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The world’s most preventable crime is a men’s issue: communication and comfortability

September 22, 2017

Lily Guillen / The Courier

Two days ago, Tim Mousseau introduced “Retaking Our Story”, a helpful talk about violent sexual interactions, to Monmouth College’s campus. Tim Mousseau’s goal was to create an open dialogue about sex and its meaning, in terms of society.

Tim Mousseau is a full-time public speaker, part-time tattoo artist, an outstanding author, and a male survivor of sexual assault. Now, it is important to know that sexual assault is not just rape; sexual assault takes many forms, including dating and domestic violence, stalking, or any unwarranted contact.
Mousseau, being a male survivor himself, spoke of ways to prevent sexual assault from happening and how to help heal, when it does happen. It turns out that 1 in 16 men will experience sexual assault on college campuses and every 1 in 4-5 women will also experience this. And, not to mention, in 99% of all sexual assault cases, the aggressor is a male.
Henceforth, this is a men’s problem that needs to be resolved. Mousseau proceeded to preach on how to have great sex. The secret is simple: have a conversation about it. Talking to your next possible partner initiates your interest in them and, if they mutually agree, to further the conversation onto topics as protection methods and things of that nature.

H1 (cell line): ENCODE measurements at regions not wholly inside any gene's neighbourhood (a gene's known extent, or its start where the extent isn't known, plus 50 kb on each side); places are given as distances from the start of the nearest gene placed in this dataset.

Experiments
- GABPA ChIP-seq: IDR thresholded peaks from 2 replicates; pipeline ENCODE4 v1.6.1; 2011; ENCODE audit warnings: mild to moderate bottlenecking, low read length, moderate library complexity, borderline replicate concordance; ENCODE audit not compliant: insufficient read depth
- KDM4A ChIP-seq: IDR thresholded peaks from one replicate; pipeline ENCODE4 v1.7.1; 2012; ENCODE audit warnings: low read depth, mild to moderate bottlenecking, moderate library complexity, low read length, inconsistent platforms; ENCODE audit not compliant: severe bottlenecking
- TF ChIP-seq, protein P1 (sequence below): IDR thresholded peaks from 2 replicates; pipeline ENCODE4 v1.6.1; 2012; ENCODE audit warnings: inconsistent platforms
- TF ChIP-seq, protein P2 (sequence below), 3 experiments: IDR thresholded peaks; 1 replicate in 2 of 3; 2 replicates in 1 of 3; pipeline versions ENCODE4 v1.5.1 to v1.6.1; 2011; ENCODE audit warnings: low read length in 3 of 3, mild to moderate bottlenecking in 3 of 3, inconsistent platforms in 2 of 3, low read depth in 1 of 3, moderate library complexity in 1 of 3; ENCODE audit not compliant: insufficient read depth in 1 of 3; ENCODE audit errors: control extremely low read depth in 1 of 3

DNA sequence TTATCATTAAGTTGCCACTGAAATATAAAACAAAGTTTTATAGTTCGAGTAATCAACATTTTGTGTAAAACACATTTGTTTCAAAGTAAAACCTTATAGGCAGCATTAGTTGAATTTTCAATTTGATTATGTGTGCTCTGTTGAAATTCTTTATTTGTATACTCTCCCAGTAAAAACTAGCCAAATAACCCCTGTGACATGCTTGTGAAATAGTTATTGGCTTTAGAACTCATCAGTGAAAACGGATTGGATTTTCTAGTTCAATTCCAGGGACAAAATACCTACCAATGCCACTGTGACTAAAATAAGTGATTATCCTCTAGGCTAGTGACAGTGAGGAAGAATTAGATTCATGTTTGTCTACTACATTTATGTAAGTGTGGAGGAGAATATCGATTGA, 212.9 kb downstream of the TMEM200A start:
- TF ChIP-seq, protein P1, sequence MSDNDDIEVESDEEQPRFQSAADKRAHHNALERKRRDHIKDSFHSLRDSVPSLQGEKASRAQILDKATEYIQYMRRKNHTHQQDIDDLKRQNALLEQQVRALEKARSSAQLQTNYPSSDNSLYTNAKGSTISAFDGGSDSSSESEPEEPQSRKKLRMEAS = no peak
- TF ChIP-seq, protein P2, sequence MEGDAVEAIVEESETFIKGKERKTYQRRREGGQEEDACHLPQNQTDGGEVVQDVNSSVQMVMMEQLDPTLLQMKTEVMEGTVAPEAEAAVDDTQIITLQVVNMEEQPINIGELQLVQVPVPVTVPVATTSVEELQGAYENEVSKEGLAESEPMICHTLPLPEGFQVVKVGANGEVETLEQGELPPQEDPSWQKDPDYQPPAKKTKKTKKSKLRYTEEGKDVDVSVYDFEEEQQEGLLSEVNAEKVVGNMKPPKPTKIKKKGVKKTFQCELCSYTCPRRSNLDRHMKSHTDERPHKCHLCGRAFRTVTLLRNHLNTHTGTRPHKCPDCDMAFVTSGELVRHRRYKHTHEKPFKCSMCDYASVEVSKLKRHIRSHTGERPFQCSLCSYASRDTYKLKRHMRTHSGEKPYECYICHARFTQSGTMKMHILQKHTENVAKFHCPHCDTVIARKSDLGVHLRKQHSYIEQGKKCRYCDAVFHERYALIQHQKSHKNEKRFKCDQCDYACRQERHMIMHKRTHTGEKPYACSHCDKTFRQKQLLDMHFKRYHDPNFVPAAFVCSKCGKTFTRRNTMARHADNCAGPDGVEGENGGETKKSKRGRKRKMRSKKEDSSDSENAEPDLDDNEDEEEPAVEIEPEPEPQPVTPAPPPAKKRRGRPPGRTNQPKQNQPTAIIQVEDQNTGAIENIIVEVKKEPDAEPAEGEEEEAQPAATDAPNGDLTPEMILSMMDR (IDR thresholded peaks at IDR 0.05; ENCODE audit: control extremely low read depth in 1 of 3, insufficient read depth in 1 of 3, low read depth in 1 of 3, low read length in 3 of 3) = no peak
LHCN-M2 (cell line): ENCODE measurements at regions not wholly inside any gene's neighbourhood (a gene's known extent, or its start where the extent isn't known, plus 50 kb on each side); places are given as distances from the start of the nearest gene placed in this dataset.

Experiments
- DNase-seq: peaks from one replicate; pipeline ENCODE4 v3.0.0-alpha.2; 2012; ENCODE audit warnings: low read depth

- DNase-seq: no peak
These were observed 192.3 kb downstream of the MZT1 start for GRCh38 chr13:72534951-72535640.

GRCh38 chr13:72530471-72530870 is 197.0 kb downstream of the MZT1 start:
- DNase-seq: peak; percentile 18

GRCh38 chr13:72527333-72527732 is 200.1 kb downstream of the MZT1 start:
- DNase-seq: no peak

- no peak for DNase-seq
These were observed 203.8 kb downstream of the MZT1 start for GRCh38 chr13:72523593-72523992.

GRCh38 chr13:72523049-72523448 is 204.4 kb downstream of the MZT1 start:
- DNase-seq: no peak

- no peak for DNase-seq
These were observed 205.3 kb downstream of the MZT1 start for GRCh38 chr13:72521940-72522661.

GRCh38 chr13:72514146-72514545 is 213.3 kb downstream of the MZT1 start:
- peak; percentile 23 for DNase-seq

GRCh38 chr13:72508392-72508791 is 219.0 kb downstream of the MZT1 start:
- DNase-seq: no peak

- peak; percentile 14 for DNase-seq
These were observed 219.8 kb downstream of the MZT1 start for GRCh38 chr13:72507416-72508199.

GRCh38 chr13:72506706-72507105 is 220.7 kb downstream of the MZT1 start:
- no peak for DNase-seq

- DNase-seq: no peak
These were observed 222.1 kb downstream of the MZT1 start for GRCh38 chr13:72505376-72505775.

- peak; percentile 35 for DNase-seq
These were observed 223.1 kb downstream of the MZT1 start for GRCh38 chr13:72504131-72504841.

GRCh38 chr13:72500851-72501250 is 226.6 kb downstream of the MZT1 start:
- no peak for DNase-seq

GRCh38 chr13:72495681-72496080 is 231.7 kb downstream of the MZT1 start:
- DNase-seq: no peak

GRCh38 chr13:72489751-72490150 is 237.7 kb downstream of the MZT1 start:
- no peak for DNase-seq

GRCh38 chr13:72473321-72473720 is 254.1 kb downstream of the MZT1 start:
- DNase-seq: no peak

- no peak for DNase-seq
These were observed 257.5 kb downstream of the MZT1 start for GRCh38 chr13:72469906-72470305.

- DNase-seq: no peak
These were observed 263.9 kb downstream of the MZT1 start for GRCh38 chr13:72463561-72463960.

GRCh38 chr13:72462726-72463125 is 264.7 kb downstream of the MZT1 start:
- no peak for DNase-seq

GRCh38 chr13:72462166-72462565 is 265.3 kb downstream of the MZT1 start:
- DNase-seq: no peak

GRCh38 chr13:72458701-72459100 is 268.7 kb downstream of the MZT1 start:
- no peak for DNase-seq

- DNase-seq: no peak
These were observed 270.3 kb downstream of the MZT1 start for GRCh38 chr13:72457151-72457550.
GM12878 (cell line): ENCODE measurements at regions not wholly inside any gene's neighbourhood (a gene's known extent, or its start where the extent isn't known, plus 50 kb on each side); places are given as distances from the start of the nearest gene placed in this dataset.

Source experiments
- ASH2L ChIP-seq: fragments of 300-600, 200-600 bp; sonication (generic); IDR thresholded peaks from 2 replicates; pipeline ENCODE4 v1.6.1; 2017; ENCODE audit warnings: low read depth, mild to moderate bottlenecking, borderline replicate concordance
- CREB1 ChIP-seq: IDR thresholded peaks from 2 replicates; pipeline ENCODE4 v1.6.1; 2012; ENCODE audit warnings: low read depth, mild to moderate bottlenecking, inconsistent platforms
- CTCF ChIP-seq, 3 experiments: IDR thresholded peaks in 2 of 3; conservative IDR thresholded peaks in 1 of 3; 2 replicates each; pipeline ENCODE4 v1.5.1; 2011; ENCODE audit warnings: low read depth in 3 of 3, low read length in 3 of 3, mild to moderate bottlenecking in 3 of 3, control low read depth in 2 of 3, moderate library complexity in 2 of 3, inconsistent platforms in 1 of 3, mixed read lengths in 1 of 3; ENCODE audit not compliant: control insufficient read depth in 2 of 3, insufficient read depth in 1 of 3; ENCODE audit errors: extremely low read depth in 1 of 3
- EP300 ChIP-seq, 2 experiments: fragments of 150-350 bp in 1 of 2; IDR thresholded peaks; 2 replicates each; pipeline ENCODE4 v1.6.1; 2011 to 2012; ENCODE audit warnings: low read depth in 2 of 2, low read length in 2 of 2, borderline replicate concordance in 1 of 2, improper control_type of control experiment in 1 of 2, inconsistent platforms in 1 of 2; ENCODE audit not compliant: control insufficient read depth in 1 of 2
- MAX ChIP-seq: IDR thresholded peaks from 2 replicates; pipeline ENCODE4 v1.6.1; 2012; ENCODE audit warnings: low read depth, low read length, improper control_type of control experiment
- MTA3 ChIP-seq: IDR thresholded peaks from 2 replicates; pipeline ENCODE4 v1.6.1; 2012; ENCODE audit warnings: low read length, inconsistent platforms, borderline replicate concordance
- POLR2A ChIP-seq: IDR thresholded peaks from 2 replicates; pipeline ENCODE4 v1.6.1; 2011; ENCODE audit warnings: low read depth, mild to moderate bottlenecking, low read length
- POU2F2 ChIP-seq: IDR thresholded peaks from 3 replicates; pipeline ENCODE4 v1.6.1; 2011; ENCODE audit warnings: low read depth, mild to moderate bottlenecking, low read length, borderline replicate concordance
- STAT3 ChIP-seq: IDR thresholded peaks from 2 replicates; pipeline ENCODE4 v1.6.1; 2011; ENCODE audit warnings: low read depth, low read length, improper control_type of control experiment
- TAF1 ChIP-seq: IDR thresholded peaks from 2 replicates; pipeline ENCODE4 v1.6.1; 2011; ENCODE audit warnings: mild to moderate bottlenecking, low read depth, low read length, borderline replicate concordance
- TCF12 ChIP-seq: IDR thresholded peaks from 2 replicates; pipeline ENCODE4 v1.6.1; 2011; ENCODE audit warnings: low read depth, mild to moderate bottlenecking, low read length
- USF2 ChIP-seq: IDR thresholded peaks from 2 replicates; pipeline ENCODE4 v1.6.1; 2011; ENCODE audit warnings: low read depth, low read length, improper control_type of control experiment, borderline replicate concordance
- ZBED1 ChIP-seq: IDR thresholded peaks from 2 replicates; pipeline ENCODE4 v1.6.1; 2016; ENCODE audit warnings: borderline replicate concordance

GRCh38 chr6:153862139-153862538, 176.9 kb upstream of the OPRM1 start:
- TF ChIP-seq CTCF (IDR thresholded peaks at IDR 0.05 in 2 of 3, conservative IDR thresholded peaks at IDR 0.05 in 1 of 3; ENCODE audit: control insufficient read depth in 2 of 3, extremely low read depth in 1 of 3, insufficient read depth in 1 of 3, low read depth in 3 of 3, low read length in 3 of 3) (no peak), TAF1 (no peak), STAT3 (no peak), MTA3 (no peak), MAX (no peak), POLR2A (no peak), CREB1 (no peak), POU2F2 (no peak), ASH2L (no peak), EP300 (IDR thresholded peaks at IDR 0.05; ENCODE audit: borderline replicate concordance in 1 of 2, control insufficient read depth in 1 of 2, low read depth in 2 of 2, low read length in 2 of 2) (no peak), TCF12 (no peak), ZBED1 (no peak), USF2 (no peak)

The most important aspect of great sex is receiving verbal consent. Creating comfortable platforms to discuss openly is essential. This helps you find out what they want out of the relationship and aids you in communicating your desires as well.

Lastly, Mousseau covered the subject of how we can help heal survivors and some things he asks of you. The steps in supporting survivors include but are not limited to: getting them to safety if it just happened or in a space that it may have happened, getting them medical attention if it was violent, help them get psychological help, have a way to know they are not hurting themselves or anyone else, and do not tell their story to others.

What was asked of the audience was to make sure that you and your partner feel completely respected in the relationship in addition to always creating a reliable atmosphere around talking about sex as well as improving the approach towards educating the youth about sex etiquette.
In closing, be careful when talking about sex because the attitudes exemplified by you and others, affects the behaviors and actually encourages violent interactions to occur. Let your friends know that you are a reliable means of communication and will help them through difficult situations because creating a dialogue retracts from shining culture’s negative light on rape and sexual assault as jokes.

Communicate that you consent and make sure your partner does as well. After all, we just want to have pleasurable experiences. Do your part and ask.

Abbi Murray
Online Manager

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